The South Africa National Research Foundation (NRF) has recognised researcher, Prof Qing-Guo Wang, from the University of Johannesburg (UJ) for his globally leading research in Control and Automation for Engineering and Financial applications.
According to a press release issued by the educational institution, Prof Wang is an internationally renowned electrical engineering researcher in the areas of PID control, auto-tuning of control systems, and multivariable decoupling control.
He is very well known for his work in system identification, relay feedback systems, time delay systems and multivariable control, the university stated.
UJ’s Prof Tshilidzi Marwala, who serves as the Deputy Vice-Chancellor for Research and Internationalisation, said: Prof Wang’s research is on modelling, optimisation and control. As we move into the fourth industrial revolution where much of the work that is [now] done by people will be done by machines, Prof Wang’s work becomes even more important.”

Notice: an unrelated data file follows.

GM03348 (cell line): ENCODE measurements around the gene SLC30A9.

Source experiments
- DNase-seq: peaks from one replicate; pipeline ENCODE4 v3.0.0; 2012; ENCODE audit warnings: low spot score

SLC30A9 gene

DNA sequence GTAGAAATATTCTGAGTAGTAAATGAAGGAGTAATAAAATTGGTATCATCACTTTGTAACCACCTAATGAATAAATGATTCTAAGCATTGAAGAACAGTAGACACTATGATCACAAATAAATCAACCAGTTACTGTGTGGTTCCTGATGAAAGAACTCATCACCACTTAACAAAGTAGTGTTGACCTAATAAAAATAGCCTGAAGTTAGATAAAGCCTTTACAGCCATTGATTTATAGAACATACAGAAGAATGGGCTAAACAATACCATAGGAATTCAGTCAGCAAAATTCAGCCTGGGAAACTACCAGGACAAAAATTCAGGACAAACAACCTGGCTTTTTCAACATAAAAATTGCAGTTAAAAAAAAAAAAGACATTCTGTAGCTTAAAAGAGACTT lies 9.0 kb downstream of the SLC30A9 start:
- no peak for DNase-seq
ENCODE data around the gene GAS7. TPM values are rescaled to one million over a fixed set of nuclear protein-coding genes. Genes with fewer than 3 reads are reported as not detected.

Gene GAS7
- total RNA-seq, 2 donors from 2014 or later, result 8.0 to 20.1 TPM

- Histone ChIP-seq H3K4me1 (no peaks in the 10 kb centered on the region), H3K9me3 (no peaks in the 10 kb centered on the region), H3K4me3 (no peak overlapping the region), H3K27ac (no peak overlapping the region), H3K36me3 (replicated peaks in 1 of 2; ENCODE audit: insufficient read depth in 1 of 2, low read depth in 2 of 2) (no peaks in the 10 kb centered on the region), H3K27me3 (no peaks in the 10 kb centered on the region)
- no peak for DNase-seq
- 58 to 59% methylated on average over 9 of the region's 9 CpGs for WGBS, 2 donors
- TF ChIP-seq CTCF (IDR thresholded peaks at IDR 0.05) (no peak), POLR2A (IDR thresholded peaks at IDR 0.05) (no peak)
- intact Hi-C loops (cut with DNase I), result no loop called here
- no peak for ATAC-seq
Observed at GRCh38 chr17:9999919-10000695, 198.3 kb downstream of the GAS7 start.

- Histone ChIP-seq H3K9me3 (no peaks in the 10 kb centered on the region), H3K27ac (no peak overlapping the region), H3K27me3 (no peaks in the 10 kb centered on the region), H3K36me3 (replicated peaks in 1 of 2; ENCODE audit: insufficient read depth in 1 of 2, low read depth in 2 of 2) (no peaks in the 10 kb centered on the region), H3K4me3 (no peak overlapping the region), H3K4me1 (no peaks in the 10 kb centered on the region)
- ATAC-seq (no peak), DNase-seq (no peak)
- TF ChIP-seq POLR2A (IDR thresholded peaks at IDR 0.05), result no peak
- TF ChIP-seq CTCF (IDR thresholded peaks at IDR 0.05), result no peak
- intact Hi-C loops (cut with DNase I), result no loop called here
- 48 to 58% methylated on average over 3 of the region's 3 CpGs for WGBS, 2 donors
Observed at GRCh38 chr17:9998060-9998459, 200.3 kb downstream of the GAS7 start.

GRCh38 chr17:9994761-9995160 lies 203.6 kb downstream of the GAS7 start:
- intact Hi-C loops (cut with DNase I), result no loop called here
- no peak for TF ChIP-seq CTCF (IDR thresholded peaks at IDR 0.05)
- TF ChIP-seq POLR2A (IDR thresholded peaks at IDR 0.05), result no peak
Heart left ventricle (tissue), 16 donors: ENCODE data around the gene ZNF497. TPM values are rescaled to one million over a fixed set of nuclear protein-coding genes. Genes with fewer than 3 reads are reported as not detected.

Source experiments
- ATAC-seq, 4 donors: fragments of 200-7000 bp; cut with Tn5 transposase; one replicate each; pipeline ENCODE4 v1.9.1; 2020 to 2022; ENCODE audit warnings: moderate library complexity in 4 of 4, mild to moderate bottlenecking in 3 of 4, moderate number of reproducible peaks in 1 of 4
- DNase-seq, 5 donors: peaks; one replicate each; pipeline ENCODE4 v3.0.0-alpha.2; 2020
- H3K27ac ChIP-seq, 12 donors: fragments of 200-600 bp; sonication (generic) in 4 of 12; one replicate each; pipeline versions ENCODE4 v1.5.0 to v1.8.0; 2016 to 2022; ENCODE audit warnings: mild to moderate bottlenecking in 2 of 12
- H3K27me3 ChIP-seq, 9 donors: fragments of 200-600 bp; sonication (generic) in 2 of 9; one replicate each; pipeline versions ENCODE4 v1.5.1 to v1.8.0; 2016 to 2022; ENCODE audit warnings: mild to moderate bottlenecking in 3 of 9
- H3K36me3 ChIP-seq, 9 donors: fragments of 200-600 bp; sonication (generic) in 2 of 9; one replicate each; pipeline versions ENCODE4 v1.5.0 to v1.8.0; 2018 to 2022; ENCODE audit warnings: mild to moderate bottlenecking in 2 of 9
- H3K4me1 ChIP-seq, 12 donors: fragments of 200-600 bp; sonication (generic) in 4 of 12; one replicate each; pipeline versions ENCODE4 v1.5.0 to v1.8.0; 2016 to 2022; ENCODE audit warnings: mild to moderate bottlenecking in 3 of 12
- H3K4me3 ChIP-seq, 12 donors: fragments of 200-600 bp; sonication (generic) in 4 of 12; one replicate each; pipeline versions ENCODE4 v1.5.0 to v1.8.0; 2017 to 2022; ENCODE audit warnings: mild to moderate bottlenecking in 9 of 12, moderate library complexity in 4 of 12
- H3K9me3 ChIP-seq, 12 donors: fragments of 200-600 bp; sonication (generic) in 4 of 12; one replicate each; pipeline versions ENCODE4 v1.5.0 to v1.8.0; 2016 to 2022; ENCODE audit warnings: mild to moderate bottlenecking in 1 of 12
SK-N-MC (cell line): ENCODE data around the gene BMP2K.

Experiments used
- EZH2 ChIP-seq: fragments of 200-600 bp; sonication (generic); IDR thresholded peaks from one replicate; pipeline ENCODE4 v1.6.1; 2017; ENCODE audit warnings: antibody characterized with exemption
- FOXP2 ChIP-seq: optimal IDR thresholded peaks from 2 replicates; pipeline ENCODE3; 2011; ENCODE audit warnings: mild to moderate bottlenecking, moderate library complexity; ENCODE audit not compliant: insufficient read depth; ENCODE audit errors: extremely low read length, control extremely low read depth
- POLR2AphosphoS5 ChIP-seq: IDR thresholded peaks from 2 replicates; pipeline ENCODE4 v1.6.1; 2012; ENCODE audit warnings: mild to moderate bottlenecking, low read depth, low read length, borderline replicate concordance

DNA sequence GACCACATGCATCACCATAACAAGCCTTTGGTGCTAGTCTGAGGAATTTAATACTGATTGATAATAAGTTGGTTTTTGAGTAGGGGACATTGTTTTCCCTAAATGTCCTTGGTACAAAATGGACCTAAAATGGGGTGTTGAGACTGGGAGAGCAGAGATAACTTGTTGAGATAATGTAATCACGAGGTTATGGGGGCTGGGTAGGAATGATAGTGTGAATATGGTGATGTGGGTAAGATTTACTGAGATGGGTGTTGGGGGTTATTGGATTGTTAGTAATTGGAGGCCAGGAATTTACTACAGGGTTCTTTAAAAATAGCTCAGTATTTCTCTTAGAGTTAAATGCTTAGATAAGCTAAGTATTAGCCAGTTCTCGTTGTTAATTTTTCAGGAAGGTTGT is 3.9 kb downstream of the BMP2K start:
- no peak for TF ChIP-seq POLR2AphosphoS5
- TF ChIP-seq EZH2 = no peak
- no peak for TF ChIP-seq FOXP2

Marwala added: “His research to date touches many sectors such as manufacturing, finance and construction. At UJ’s Faculty of Engineering and the Built Environment, his projects range across mechanical to electrical and electronic engineering.”
Electrical engineering researcher
Prof Wang joined the Institute of Intelligent Systems (IIS) within the UJ Faculty of Engineering and the Built Environment (FEBE) in 2016.
The press statement noted that Prof Wang is currently planning several research projects funded by the NRF at the UJ’s IIS.
These may include industrial projects for power systems, building automation, chemical and electrical systems, new batteries/super capacitors, medical engineering and flying drones mimicking the flying action of birds; as well as theoretical projects on system identification and systems control.
Early in his career, Prof Wang gained extensive industrial experience in paper mills in China.
“During my Master’s and PhD studies, I worked for three years at a paper mill in the People’s Republic of China. There, my supervisor, a classmate and I developed the first-ever paper machine computer control system in China,” Wang said.
“The paper industry started using it in 1985. After that I helped to implement the system in many mills for another five years until 1990, at which time I moved to Germany. The spin-off company from this technology has dominated the China market since then,” Wang stated.